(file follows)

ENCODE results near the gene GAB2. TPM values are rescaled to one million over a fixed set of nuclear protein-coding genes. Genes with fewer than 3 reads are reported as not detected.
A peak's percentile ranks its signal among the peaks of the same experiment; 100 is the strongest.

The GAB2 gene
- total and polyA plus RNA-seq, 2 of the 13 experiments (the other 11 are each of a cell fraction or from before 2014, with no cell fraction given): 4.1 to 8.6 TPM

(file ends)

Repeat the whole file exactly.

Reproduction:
ENCODE results near the gene GAB2. TPM values are rescaled to one million over a fixed set of nuclear protein-coding genes. Genes with fewer than 3 reads are reported as not detected.
A peak's percentile ranks its signal among the peaks of the same experiment; 100 is the strongest.

The GAB2 gene
- total and polyA plus RNA-seq, 2 of the 13 experiments (the other 11 are each of a cell fraction or from before 2014, with no cell fraction given): 4.1 to 8.6 TPM